- Master Builder of the Lower Rio Grande: Heinrich Portscheller by W. Eugene George
Heinrich Portscheller (1843–1915) is perhaps the best-known brick mason to have worked in the Rio Grande Valley in the nineteenth century. Born in the Rhineland-Palatinate of Germany into a family of masons and carpenters, he came to Mexico in 1865 and settled on the U.S. side of the border. His reputation is based on eleven buildings, most in the town of Roma in Starr County. He built newly fashionable brick structures (considerably more “modern” than previous stone buildings) with doors, windows and cornices ornamented with classical details.
This slim volume is a tribute to Portscheller and also to the late lead author, Eugene George, who initiated scholarly study of Portscheller and worked on this project for many years. The work began in 1961, when George and two students documented Mission San Antonio de Valero (the Alamo) for the Historic American Buildings Survey (HABS) then moved on to document a group of buildings in Roma, Texas.
The work has been brought to completion by George’s widow, Mary Carolyn Hollers George, herself a well-known architectural historian. Chapters treat the life of Portscheller, the early histories of Roma and Rio Grande City in Starr County, the works of Portscheller, and finally the after-life of Portscheller’s buildings, from decline to appreciation and restoration to their present still-uncertain status. The volume concludes with a substantial afterword by Stephen Fox, another leading architectural historian. [End Page 107]
The result is a short book with several interesting layers. It outlines the facts of Portscheller’s life, providing a solid documentary foundation, and discusses most of his building projects. The book also features the photographs taken by George in 1961 and the measured drawings of the Nestor Sáenz store that were done by his students, which are now virtually primary sources in their own right. These photos and drawings are freely available on the Library of Congress website American Memory, but the book enhances this in several ways.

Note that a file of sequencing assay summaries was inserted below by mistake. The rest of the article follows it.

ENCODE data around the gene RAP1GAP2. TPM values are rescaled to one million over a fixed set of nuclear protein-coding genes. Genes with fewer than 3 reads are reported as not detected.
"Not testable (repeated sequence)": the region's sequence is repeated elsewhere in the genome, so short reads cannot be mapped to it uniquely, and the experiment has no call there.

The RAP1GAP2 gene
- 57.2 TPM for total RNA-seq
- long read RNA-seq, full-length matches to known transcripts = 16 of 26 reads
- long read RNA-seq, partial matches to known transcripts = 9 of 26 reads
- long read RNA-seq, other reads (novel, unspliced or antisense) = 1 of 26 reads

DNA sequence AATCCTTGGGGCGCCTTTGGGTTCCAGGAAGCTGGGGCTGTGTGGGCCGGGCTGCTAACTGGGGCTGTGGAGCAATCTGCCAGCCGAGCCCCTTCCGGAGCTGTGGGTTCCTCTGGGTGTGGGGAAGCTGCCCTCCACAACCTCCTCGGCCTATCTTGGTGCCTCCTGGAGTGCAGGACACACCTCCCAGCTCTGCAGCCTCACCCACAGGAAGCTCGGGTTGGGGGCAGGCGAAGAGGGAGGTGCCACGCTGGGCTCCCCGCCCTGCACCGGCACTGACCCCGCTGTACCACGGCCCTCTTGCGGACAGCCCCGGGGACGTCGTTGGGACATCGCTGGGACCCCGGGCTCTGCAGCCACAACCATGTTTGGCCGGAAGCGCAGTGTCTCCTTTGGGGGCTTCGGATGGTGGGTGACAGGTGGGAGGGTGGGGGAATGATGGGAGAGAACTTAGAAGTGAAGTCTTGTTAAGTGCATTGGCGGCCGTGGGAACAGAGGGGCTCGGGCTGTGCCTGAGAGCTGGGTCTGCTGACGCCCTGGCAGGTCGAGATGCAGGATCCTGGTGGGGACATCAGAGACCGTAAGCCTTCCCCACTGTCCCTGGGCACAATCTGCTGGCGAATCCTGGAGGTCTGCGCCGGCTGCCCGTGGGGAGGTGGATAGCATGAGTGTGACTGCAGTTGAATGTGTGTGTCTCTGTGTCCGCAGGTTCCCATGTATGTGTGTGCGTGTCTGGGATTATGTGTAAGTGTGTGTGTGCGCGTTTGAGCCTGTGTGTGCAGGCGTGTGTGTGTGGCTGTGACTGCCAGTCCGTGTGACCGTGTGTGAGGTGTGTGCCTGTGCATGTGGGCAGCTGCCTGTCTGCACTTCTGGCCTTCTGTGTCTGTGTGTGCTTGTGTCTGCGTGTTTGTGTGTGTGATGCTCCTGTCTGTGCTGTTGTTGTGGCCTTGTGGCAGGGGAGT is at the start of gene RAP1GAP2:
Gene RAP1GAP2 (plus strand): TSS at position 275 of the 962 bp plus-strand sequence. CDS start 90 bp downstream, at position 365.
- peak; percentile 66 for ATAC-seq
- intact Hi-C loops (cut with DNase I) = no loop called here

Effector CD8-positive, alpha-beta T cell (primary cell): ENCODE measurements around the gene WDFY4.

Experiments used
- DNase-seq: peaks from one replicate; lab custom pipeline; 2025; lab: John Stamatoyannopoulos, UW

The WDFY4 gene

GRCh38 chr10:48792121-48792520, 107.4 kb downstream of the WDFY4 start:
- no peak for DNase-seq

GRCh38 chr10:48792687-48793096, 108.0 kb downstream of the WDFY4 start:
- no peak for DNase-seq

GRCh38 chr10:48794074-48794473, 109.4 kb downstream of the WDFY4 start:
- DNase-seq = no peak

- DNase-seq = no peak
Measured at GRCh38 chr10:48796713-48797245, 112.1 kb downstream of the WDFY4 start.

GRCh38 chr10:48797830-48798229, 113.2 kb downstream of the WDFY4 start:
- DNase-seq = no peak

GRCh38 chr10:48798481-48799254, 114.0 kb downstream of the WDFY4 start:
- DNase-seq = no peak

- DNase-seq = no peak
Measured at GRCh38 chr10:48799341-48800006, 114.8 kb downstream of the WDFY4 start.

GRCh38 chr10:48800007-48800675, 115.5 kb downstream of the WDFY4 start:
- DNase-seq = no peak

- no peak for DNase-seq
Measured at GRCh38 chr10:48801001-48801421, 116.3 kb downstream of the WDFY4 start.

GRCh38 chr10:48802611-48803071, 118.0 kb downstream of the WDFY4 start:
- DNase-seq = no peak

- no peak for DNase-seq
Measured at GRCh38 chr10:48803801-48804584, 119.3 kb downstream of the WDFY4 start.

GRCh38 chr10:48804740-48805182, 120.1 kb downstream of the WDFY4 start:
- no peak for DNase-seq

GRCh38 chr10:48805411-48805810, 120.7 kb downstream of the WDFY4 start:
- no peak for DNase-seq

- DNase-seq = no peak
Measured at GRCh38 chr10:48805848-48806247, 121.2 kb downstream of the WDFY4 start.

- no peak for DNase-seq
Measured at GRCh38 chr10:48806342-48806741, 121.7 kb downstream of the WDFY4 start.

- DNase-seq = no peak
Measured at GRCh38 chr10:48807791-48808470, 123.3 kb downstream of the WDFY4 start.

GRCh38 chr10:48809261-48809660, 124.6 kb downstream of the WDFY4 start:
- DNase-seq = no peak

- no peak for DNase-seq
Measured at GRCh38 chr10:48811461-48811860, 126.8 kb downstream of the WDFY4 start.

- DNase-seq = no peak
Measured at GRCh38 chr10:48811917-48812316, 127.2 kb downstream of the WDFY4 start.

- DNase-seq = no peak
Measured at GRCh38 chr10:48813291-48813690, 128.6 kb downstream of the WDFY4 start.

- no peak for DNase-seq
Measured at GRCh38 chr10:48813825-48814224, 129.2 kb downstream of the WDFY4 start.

First, the documentation about each building is amplified and updated. Especially valuable is a transcription and translation of the 1884 contract between “Enrique” Portscheller and Manuel Guerra for construction of a store and residence. Second, the photos in the book are better quality than those on-line. Most notably the book has color illustrations rather than the standard HABS black and white; this means one can see the original buff color of the unpainted bricks, but also track different paint treatments over many decades. This is further enhanced by photos taken by the Texas artist E. M. “Buck” Schiwetz when he was passing through Roma in 1940, a drawing and photo from the master’s thesis of David Hoffmann (later a noted preservation architect), and more recent photos, some post-restoration.
The chapter titled “Interventions” is especially thought-provoking. Most of the Portscheller buildings survive because Roma’s old plaza was bypassed by Highway 83, and the town grew in other directions. This led to decades of benign neglect, followed by a U.S. Bicentennial project that turned the Convent Avenue plaza into a pedestrian mall in 1976. Fortunately, the creation of the Lower Rio Grande Heritage Project led to the restoration of the plaza and the Portscheller buildings that surround it. Yet, the authors note, there has been little local buy-in. As a result, many of the buildings remain unoccupied or under-utilized. One bright spot is the use of the Jose Camilo Sáenz residence as the Roma branch of the World Birding Center.
Stephen Fox’s afterword is both an acknowledgment of Eugene George’s important work and a roadmap for a study which would place Portscheller’s work in the context of the lower Rio Grande Valley. Fox sees the roots of what he calls Portscheller’s “creolized classicism” in Matamoros and, beyond that, in New Orleans. He compares the Roma...